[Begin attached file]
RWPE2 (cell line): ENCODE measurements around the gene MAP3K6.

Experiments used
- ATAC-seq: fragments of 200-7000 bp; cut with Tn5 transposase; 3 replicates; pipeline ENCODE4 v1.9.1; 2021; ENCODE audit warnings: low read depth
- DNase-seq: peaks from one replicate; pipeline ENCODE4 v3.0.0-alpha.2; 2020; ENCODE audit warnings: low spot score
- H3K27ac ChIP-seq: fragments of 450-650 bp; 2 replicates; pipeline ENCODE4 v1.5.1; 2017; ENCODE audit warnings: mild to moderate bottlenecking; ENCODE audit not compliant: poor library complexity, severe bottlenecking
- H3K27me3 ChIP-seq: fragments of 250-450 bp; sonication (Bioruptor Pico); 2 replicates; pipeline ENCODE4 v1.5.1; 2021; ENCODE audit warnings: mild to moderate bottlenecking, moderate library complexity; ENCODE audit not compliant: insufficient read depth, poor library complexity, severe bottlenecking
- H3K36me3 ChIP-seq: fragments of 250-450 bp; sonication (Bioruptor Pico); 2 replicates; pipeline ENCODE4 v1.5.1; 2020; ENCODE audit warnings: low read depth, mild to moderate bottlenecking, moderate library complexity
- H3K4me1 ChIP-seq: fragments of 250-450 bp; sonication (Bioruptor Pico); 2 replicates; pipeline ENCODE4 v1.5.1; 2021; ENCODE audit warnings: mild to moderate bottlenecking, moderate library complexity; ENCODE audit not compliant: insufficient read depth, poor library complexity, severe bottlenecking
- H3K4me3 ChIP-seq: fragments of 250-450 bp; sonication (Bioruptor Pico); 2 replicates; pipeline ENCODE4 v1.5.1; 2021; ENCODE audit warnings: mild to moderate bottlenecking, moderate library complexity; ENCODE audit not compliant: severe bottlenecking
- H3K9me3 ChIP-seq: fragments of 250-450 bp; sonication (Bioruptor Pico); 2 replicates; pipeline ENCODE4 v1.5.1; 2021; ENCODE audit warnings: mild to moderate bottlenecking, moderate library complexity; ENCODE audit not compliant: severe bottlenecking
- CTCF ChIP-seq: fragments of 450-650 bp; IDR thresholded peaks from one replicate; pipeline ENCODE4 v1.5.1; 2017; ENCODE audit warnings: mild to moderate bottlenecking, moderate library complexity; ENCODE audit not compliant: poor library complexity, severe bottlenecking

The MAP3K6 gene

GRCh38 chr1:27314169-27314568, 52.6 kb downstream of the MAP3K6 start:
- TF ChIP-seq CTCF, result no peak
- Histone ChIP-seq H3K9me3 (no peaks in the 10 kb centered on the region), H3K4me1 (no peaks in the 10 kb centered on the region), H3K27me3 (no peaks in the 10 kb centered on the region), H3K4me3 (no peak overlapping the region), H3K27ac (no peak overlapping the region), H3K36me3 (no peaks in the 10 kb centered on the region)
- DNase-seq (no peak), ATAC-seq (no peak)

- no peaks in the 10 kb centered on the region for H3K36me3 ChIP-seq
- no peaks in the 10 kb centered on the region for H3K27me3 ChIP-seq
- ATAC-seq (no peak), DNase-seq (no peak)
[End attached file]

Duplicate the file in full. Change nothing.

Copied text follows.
RWPE2 (cell line): ENCODE measurements around the gene MAP3K6.

Experiments used
- ATAC-seq: fragments of 200-7000 bp; cut with Tn5 transposase; 3 replicates; pipeline ENCODE4 v1.9.1; 2021; ENCODE audit warnings: low read depth
- DNase-seq: peaks from one replicate; pipeline ENCODE4 v3.0.0-alpha.2; 2020; ENCODE audit warnings: low spot score
- H3K27ac ChIP-seq: fragments of 450-650 bp; 2 replicates; pipeline ENCODE4 v1.5.1; 2017; ENCODE audit warnings: mild to moderate bottlenecking; ENCODE audit not compliant: poor library complexity, severe bottlenecking
- H3K27me3 ChIP-seq: fragments of 250-450 bp; sonication (Bioruptor Pico); 2 replicates; pipeline ENCODE4 v1.5.1; 2021; ENCODE audit warnings: mild to moderate bottlenecking, moderate library complexity; ENCODE audit not compliant: insufficient read depth, poor library complexity, severe bottlenecking
- H3K36me3 ChIP-seq: fragments of 250-450 bp; sonication (Bioruptor Pico); 2 replicates; pipeline ENCODE4 v1.5.1; 2020; ENCODE audit warnings: low read depth, mild to moderate bottlenecking, moderate library complexity
- H3K4me1 ChIP-seq: fragments of 250-450 bp; sonication (Bioruptor Pico); 2 replicates; pipeline ENCODE4 v1.5.1; 2021; ENCODE audit warnings: mild to moderate bottlenecking, moderate library complexity; ENCODE audit not compliant: insufficient read depth, poor library complexity, severe bottlenecking
- H3K4me3 ChIP-seq: fragments of 250-450 bp; sonication (Bioruptor Pico); 2 replicates; pipeline ENCODE4 v1.5.1; 2021; ENCODE audit warnings: mild to moderate bottlenecking, moderate library complexity; ENCODE audit not compliant: severe bottlenecking
- H3K9me3 ChIP-seq: fragments of 250-450 bp; sonication (Bioruptor Pico); 2 replicates; pipeline ENCODE4 v1.5.1; 2021; ENCODE audit warnings: mild to moderate bottlenecking, moderate library complexity; ENCODE audit not compliant: severe bottlenecking
- CTCF ChIP-seq: fragments of 450-650 bp; IDR thresholded peaks from one replicate; pipeline ENCODE4 v1.5.1; 2017; ENCODE audit warnings: mild to moderate bottlenecking, moderate library complexity; ENCODE audit not compliant: poor library complexity, severe bottlenecking

The MAP3K6 gene

GRCh38 chr1:27314169-27314568, 52.6 kb downstream of the MAP3K6 start:
- TF ChIP-seq CTCF, result no peak
- Histone ChIP-seq H3K9me3 (no peaks in the 10 kb centered on the region), H3K4me1 (no peaks in the 10 kb centered on the region), H3K27me3 (no peaks in the 10 kb centered on the region), H3K4me3 (no peak overlapping the region), H3K27ac (no peak overlapping the region), H3K36me3 (no peaks in the 10 kb centered on the region)
- DNase-seq (no peak), ATAC-seq (no peak)

- no peaks in the 10 kb centered on the region for H3K36me3 ChIP-seq
- no peaks in the 10 kb centered on the region for H3K27me3 ChIP-seq
- ATAC-seq (no peak), DNase-seq (no peak)